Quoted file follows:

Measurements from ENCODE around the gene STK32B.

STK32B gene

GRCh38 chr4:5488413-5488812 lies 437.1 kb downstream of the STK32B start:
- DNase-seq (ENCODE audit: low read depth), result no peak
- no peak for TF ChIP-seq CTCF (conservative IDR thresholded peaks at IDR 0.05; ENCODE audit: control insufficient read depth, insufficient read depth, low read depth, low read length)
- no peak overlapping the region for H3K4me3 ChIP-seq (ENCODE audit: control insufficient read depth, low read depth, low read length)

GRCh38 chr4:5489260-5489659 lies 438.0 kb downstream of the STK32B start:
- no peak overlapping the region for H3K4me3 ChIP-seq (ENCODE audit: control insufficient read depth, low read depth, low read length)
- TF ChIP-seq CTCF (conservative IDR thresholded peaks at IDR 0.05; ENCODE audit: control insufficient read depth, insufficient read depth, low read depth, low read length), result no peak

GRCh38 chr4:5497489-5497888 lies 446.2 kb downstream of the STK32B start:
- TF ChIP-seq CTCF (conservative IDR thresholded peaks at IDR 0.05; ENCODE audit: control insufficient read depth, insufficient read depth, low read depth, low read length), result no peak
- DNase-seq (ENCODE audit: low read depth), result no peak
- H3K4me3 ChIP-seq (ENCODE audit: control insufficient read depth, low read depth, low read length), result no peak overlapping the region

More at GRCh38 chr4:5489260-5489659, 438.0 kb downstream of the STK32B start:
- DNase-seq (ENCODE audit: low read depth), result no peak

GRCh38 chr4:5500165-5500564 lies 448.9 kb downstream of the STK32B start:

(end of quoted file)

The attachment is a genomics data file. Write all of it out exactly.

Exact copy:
Measurements from ENCODE around the gene STK32B.

STK32B gene

GRCh38 chr4:5488413-5488812 lies 437.1 kb downstream of the STK32B start:
- DNase-seq (ENCODE audit: low read depth), result no peak
- no peak for TF ChIP-seq CTCF (conservative IDR thresholded peaks at IDR 0.05; ENCODE audit: control insufficient read depth, insufficient read depth, low read depth, low read length)
- no peak overlapping the region for H3K4me3 ChIP-seq (ENCODE audit: control insufficient read depth, low read depth, low read length)

GRCh38 chr4:5489260-5489659 lies 438.0 kb downstream of the STK32B start:
- no peak overlapping the region for H3K4me3 ChIP-seq (ENCODE audit: control insufficient read depth, low read depth, low read length)
- TF ChIP-seq CTCF (conservative IDR thresholded peaks at IDR 0.05; ENCODE audit: control insufficient read depth, insufficient read depth, low read depth, low read length), result no peak

GRCh38 chr4:5497489-5497888 lies 446.2 kb downstream of the STK32B start:
- TF ChIP-seq CTCF (conservative IDR thresholded peaks at IDR 0.05; ENCODE audit: control insufficient read depth, insufficient read depth, low read depth, low read length), result no peak
- DNase-seq (ENCODE audit: low read depth), result no peak
- H3K4me3 ChIP-seq (ENCODE audit: control insufficient read depth, low read depth, low read length), result no peak overlapping the region

More at GRCh38 chr4:5489260-5489659, 438.0 kb downstream of the STK32B start:
- DNase-seq (ENCODE audit: low read depth), result no peak

GRCh38 chr4:5500165-5500564 lies 448.9 kb downstream of the STK32B start: